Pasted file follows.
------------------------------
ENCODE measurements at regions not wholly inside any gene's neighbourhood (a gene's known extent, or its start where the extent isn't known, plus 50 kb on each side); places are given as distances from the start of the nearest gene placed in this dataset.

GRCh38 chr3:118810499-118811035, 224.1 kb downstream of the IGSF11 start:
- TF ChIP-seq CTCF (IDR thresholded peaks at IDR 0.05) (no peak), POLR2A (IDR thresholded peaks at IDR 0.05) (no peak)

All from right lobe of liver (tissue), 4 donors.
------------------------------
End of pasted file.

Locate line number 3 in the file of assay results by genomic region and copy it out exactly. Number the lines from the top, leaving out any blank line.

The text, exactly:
- TF ChIP-seq CTCF (IDR thresholded peaks at IDR 0.05) (no peak), POLR2A (IDR thresholded peaks at IDR 0.05) (no peak)